Sunday, December 20, 2009

What price for a bicycle?

Insurance. A part of reality that forces us to fix a monetary value on our possessions.

Valuation of material wealth whilst trying to exclude sentimentality and the endowment effect (that failing of human psychology where we tend to value an item in our possession as being worth more than if we didn’t have ownership) takes a certain glean off the pleasure of ownership. But it got me to thinking about the price of bicycles in general. In particular, the valuation of the classic/ vintage bicycle.

“... In ‘Formal Theories of Mass Behaviour’, William McPhee noted that a disproportionate share of the audience for a hit was made up of people who consumed few products of that type. (Many other studies have reached the same conclusion.) A lot of people who read a bestselling novel, for example, do not read much other fiction. By contrast, the audience for an obscure novel is largely composed of people who read a lot. That means the least popular books are judged by people who have the highest standards, while the most popular are judged by people who literally do not know any better...” The Economist (p73 Nov 28-Dec 4)

The Economist (a non-cycling rag but a good read nonetheless) ran an article on why blockbusters continue to remain a powerful entity within the public consciousness even with the growing rise of niche areas that cater for the determined enthusiast. The notion is that the flood of choices now available (via online bookstores & music outlets, cable television etc) has had a confounding impact on the marketplace.

“Blockbusters” have popular appeal and presence and this ensures their survival. Easy appreciation has a broad reach. Niche markets have also grown as information and goods are readily distributed via the internet. In this sense, discerning appreciation has now got a longer reach. What has lost out is the middling ground: not quite the blockbuster and not quite exclusive enough. This middling ground gets lost in the clutter of information caused by (apparent) limitless choices.

The article from the Economist is a brief of the media industry (movies, television programs, music and books) but the concept helps to explain some of the trends in the bicycle industry. There is, however, one significant additional factor: bicycles cost a lot more than movies and music downloads. Most people in the developed world will own one or two bicycles (if they own any at all) but will have watched many more movies and have a decent collection of music. Only a very small number of people have the enthusiasm, time and money to collect a large number of bicycles.

As a small-time collector I have noticed significant variations in the price of classic bicycles and components over the past few years. Some items have rocketed in price while others, of equal or better quality have floundered. There appears to be a growing number of wealthy consumers who are prepared to fork up for a classic item that catches their attention. Prices for classic Colnago bicycles (in particular the Colnago Master) and Campagnolo components (in particular the C Record group) have soared.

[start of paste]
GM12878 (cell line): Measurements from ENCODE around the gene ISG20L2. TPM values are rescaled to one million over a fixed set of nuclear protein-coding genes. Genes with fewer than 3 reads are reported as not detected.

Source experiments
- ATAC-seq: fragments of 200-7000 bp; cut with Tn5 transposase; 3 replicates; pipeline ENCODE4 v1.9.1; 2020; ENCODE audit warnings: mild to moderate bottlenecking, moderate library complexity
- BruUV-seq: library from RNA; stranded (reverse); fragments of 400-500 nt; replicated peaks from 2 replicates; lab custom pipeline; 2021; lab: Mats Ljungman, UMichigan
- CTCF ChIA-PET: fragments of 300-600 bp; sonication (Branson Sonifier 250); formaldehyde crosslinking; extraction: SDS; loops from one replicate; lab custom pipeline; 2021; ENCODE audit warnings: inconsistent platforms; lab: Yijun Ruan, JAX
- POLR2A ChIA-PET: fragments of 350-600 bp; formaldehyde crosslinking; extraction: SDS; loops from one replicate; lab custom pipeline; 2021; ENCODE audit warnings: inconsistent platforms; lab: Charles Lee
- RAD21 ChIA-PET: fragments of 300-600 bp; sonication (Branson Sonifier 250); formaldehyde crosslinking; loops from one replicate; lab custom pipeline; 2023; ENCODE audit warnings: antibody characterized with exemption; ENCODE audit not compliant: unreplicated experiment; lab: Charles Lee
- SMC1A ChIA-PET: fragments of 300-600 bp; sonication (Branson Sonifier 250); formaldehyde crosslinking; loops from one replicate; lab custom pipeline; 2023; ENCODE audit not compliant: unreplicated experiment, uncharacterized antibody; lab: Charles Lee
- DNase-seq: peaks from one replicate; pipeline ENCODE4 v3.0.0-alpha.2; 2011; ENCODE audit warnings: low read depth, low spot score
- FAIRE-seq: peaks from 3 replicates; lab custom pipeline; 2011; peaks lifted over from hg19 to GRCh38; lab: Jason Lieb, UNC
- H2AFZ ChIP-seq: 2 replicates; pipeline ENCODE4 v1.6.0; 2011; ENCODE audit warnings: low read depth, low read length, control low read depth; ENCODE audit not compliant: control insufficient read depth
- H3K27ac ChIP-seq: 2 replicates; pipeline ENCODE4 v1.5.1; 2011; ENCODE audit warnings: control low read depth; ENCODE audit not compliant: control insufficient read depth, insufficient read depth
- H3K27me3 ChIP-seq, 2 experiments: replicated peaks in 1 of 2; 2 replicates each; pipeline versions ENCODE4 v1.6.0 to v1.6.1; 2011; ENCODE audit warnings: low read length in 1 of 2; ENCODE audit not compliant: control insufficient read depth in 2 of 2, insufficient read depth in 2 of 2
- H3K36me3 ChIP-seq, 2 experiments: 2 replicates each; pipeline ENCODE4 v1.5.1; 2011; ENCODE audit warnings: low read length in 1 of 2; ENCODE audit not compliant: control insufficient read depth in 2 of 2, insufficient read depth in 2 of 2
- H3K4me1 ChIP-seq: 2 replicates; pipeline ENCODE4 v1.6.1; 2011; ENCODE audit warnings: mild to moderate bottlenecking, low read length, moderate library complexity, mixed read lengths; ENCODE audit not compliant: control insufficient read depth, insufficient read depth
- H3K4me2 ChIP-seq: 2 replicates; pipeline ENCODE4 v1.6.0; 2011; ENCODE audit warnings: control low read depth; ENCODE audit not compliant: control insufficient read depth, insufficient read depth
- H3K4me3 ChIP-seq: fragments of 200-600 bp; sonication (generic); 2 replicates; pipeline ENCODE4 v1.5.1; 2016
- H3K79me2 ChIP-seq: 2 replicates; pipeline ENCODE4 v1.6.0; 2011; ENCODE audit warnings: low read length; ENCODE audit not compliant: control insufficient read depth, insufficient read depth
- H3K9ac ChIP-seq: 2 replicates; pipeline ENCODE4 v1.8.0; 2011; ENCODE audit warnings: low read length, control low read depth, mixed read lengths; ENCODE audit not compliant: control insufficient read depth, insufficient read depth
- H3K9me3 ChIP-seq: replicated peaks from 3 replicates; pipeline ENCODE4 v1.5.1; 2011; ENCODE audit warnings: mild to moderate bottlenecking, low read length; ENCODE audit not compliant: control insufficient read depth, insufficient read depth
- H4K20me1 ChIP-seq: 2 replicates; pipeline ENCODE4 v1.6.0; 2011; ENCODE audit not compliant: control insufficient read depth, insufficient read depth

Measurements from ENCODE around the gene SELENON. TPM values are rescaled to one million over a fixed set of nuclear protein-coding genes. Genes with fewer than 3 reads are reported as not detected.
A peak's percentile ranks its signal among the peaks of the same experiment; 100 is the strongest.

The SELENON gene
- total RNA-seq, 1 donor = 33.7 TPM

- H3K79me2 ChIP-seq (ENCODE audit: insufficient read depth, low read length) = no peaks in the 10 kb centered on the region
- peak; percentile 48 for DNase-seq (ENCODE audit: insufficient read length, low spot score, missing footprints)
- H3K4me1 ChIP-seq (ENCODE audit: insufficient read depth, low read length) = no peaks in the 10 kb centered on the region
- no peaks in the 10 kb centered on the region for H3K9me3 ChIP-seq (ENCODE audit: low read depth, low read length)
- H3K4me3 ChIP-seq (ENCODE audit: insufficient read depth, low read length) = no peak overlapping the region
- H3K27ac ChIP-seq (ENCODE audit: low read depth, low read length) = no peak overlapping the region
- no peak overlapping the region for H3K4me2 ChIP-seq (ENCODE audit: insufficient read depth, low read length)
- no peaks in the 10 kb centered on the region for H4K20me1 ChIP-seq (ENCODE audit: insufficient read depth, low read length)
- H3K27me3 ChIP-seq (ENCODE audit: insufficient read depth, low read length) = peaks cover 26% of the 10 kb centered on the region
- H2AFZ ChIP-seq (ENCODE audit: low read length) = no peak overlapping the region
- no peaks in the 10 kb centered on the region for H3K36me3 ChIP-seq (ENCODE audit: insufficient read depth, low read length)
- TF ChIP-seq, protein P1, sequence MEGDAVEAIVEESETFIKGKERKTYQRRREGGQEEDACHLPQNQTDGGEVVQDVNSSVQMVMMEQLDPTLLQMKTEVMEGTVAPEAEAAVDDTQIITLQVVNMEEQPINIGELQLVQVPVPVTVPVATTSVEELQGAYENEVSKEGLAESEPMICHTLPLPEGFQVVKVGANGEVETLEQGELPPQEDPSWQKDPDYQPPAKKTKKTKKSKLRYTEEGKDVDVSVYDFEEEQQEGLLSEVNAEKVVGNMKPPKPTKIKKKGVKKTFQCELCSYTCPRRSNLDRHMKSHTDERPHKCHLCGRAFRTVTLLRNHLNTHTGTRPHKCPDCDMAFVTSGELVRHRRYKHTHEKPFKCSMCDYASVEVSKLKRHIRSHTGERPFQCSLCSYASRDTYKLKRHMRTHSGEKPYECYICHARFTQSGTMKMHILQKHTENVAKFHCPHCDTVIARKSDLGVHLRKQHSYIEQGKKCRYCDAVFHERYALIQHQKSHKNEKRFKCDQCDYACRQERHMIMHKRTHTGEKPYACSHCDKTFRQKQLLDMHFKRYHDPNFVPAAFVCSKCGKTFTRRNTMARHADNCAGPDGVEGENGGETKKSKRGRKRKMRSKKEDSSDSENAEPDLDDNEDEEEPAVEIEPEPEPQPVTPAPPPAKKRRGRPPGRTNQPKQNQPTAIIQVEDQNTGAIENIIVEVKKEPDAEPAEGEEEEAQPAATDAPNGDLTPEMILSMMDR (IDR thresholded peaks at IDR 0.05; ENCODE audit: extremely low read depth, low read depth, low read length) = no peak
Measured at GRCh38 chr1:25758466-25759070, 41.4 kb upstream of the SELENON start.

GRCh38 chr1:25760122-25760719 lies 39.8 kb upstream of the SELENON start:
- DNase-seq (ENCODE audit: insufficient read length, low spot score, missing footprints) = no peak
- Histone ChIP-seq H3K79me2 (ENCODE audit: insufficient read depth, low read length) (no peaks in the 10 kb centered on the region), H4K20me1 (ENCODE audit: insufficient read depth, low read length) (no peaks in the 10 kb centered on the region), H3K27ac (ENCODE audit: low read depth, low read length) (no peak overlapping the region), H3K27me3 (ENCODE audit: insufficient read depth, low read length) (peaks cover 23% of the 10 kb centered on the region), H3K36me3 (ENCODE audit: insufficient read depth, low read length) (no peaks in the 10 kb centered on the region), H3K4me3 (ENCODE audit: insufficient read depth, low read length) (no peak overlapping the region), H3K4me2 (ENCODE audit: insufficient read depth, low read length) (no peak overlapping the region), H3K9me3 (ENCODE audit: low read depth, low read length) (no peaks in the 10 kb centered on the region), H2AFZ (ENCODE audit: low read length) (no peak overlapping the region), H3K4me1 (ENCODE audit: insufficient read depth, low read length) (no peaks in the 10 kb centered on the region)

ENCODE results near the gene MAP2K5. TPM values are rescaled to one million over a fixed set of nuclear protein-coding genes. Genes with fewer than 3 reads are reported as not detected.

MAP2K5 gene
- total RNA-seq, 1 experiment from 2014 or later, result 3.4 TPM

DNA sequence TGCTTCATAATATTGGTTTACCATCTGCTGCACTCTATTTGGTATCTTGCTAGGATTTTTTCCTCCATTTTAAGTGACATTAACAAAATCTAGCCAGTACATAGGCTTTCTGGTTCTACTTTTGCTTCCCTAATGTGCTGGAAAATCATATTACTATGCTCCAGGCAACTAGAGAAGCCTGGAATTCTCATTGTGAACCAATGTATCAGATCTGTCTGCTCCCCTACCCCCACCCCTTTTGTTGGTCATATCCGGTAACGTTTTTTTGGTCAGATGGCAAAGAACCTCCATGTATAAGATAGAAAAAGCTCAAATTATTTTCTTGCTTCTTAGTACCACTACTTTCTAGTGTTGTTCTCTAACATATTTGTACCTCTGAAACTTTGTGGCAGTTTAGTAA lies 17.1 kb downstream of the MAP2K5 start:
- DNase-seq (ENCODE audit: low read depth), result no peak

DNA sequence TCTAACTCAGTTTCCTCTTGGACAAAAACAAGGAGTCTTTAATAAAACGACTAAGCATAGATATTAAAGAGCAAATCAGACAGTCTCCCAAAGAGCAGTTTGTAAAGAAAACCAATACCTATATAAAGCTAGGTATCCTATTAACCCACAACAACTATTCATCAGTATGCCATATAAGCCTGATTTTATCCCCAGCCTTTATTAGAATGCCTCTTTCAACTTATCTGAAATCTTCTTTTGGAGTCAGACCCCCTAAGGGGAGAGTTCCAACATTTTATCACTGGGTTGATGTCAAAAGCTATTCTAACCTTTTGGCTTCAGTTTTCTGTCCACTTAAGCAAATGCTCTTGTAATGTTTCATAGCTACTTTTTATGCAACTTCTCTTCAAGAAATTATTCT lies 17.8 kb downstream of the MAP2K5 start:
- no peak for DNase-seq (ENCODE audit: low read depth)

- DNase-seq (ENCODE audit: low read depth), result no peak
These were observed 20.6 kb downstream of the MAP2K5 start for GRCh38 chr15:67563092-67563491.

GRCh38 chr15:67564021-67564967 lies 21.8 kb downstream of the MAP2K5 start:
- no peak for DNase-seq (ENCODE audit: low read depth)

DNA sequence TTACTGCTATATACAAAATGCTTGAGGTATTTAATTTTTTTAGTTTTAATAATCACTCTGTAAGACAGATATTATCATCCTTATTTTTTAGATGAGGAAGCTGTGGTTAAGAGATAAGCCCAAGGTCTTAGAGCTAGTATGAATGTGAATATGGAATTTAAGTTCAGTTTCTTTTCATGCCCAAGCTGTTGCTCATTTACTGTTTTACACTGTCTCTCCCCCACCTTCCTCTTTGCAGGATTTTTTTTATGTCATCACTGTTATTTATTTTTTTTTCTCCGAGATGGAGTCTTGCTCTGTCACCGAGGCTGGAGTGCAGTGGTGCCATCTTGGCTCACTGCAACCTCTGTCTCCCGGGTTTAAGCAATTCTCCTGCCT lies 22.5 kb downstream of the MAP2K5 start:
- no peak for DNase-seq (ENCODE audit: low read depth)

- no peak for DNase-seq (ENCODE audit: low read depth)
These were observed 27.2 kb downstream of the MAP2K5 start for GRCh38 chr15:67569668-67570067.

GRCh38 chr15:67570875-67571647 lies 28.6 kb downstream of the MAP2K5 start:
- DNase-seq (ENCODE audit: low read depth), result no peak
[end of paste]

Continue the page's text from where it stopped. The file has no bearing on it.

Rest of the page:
For example, a Colnago Master in mint condition and of common size (52-59cm) could be bought for $650 USD in 2005. Four years later, despite a global financial meltdown, the asking price is in the order of $2000 USD. Although I am a fan of the Colnago Master (I own three of them) there is no doubt that an equivalent Glenn Erickson is a better made and far more exclusive frame. Who is Glenn Erickson? My point exactly. Glenn was a custom framebuilder from the US and his work is revered by current practicing builders and informed collectors. I managed to find an Erickson on ebay recently and purchased it for about half the price of a Colnago Master in equivalent condition (I could have paid less but I wasn't prepared to let it pass).

Colnago with its awesome palmares has a justifiably large following of enthusiasts. Smaller marques and independent framebuilders can never assume the same stature simply because they lack the marketing power to maintain presence and the funds to pay for professional teams. To make their mark they need to stand out from the crowd of middle-order players. A 1970‘s Masi Gran Criterium with twin plate fork crown is more distinctive and generally sells for more than one without. Even so a Carlsbad Masi with twin plate fork will still sell for the same price as an equivalent-period Colnago Super in the same condition despite being a much rarer bike and having a better build quality.

My point is that greater awareness has lead to increased exposure of classic examples of more-or-less well-known marques. These can be regarded as the “blockbuster’s” amongst collectible bicycles. They have a broad market appeal and have increased significantly in value.

Smaller marques with less brand recognition seem to be left by the wayside in the muddled middle ground. An auction environment with a limited time of exposure compounds the problem as the market for buyers and sellers is already so thin. Getting a motivated seller and a determined buyer to the market at the same time is an improbable challenge.

Exceptional pieces (say, an original condition 1930s Gloria Garibaldina) has deep market penetration with a small number of knowledgeable (and well-connected) collectors with equally deep pockets. This market at the top-end of the game continues to command exceptional prices. In the rarified atmosphere of the super-niche collection some of these bicycles have become investment-grade opportunities.

1 comment:

gridplan said...

I wouldn't get too worked up over the Gloria. I own it. Contrary to what the Boston seller claimed, I now know it's not a Garibaldina. Their touring models had pump pegs, not their racing models. As to its original condition, I doubt that too. It's pretty to look at, but hardly original. $10K mostly wasted. Caveat emptor.